For many species of migratory birds, the complete annual cycle remains relatively unknown or poorly understood. The three types of data describe the annual cycle in different ways; banding and tracking data provide detailed information on how individual birds move through the hemisphere, often allowing links between breeding and wintering populations, but they provide limited information on the movement of the whole of population. eBird Status products use information collected by community scientists to provide information on the distribution of the entire population throughout the year. By combining these two types of data, the researchers were able to generate maps that depict the pathways by which migratory birds move through the hemisphere. Migratory birds are also facing steep declines, with an estimated 2.5 billion individuals lost between 1970 and 2019.

More types of migration data can allow this integration to be developed even further, filling knowledge gaps on species across the hemisphere.

“The more data we have and the better the tracking technology, the clearer these migration pathways can be,” Dr. , a quantitative ecologist and co-author of the study. “It’s exciting to be able to work with researchers around the world to put these pieces together and give us the best chance of protecting migratory birds.”

In addition to Audubon, the co-authors of the new study represent the following institutions and organizations:

  • Antioch University

  • University of Alberta

  • University of Georgia, Savannah River Ecology Laboratory

  • SUNY College of Environmental and Forestry Sciences

  • Drexel University

  • Hawk Mountain Sanctuary, acopy Conservation Learning Center

  • Arkansas State University

  • 1000 Herons, Lenoir-Rhyne University

  • Albany Pinewood Preservation Commission

  • US Geological Survey Patuxent Wildlife Research Center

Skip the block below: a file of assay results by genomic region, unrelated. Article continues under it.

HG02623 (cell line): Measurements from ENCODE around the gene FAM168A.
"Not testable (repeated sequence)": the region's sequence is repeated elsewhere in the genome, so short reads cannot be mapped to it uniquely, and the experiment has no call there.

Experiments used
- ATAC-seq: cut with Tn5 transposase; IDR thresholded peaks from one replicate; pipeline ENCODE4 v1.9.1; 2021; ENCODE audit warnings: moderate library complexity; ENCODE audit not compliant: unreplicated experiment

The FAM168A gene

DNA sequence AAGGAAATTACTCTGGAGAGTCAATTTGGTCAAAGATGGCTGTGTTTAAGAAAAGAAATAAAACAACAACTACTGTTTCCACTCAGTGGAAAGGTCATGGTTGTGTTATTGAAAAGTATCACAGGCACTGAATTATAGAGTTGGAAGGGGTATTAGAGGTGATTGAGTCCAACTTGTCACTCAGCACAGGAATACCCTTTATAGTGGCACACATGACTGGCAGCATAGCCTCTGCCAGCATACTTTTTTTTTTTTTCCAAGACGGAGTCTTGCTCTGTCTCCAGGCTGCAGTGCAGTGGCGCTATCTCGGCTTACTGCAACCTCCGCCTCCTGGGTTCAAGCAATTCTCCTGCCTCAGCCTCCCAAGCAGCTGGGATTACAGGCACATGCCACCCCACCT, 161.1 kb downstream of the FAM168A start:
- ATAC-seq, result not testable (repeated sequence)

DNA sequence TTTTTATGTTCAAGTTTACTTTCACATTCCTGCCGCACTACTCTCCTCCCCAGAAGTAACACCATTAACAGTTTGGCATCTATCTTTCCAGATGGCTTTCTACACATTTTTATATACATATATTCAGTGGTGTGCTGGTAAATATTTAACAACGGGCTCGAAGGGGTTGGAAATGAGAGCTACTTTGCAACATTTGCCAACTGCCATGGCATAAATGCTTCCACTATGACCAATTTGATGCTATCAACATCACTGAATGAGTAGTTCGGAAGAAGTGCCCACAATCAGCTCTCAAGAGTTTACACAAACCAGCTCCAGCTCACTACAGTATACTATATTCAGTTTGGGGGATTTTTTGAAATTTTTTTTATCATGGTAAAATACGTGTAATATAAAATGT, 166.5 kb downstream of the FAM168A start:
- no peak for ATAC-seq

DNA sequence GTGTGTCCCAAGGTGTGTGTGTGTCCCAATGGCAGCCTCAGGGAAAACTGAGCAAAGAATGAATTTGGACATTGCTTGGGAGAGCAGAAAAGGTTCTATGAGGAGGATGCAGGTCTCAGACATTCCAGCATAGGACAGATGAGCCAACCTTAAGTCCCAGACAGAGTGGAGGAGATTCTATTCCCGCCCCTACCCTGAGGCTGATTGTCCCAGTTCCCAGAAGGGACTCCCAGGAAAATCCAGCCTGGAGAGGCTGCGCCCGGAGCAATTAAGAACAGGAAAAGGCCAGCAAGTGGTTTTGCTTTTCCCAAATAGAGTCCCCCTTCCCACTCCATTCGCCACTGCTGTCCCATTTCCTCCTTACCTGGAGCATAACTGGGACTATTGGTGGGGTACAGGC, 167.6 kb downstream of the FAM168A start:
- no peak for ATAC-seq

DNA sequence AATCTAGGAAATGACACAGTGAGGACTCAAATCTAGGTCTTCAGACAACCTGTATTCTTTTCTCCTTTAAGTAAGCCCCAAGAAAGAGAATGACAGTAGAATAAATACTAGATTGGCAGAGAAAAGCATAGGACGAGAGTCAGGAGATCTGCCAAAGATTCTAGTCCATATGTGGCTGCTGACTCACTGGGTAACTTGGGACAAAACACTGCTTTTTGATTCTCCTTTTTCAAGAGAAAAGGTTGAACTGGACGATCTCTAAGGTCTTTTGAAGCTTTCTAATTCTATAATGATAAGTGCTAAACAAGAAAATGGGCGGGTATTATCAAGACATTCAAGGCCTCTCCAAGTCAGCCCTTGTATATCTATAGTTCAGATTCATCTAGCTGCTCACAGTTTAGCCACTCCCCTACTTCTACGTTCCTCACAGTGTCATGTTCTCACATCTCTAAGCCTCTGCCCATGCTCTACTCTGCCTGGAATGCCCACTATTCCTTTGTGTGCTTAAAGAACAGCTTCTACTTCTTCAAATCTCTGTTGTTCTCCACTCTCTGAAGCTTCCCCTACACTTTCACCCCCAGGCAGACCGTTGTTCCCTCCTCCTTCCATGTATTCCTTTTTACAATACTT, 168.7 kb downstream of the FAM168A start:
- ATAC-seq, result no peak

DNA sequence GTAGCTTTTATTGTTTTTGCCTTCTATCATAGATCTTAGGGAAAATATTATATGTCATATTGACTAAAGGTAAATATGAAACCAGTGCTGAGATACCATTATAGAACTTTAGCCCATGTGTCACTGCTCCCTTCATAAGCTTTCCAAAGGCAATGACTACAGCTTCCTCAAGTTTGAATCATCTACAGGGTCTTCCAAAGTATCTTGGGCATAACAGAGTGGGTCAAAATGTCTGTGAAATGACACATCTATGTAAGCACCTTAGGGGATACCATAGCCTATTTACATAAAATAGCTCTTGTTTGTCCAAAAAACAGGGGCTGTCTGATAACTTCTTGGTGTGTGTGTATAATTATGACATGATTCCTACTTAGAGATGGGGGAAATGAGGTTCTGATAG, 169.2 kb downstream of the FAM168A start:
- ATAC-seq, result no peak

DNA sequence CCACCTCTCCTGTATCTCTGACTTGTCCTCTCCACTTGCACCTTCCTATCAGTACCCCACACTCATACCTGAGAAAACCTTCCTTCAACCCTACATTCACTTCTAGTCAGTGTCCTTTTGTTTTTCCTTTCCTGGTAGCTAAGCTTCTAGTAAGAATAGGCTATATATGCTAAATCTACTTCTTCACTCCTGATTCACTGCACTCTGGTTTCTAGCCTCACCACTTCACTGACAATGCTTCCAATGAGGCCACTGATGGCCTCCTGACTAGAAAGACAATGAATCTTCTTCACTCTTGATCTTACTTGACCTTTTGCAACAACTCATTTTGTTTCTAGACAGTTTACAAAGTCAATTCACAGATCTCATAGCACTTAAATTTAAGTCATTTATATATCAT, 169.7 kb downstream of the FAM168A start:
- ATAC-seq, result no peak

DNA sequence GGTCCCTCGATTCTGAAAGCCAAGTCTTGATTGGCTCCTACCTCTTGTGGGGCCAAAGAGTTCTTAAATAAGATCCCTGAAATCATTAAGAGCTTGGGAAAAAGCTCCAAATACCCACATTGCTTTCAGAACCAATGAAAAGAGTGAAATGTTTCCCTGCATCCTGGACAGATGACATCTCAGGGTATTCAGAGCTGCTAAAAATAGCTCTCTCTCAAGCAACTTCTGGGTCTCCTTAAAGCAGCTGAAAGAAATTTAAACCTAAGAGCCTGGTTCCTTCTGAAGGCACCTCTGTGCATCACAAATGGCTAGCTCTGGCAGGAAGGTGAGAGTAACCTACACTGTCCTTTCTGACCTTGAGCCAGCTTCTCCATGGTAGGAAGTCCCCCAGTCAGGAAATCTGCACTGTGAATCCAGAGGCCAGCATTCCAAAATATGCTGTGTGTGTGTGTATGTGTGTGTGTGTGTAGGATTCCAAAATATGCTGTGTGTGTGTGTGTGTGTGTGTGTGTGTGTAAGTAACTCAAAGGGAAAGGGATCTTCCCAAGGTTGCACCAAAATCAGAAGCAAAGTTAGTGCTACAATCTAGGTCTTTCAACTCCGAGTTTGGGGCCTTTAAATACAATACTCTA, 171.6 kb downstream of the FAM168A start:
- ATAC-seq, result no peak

• Wildlife Conservation Society Canada

  • Raptor View Research Institute

  • BirdsCanada

  • Millersville University

  • Cary Institute for Ecosystem Studies

  • Vermont Center for Ecological studies

  • Cypress Grove Research Center, Audubon Canyon Ranch

  • North Carolina Museum of Natural Science, NCSU

  • USDA National Wildlife Research Center, Mississippi Field Station

  • Georgetown University

  • International Avian Research

  • California State Parks, UC Davis Geography Graduate Group

  • University of Guelph

  • Utah Division Wildlife Resources

  • Smithsonian Migratory Bird Center

The National Audubon Society protects the birds and the places they need, today and tomorrow, across the Americas using science, advocacy, education and on-the-ground conservation. State programs, nature centers, chapters, and Audubon partners have an unprecedented scale reaching millions of people each year to inform, inspire, and unite diverse communities in conservation action. Since 1905, Audubon’s vision has been a world in which people and wildlife thrive. Audubon is a non-profit conservation organization. Find out how to help audubon.org and follow us on Twitter and instagram at @audubonsociety.


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Innovative method of treating liver cancer sets the stage for testing prostate and brain cancers https://www.scientific-library.net/innovative-method-of-treating-liver-cancer-sets-the-stage-for-testing-prostate-and-brain-cancers/ Tue, 31 May 2022 20:34:25 +0000 https://www.scientific-library.net/innovative-method-of-treating-liver-cancer-sets-the-stage-for-testing-prostate-and-brain-cancers/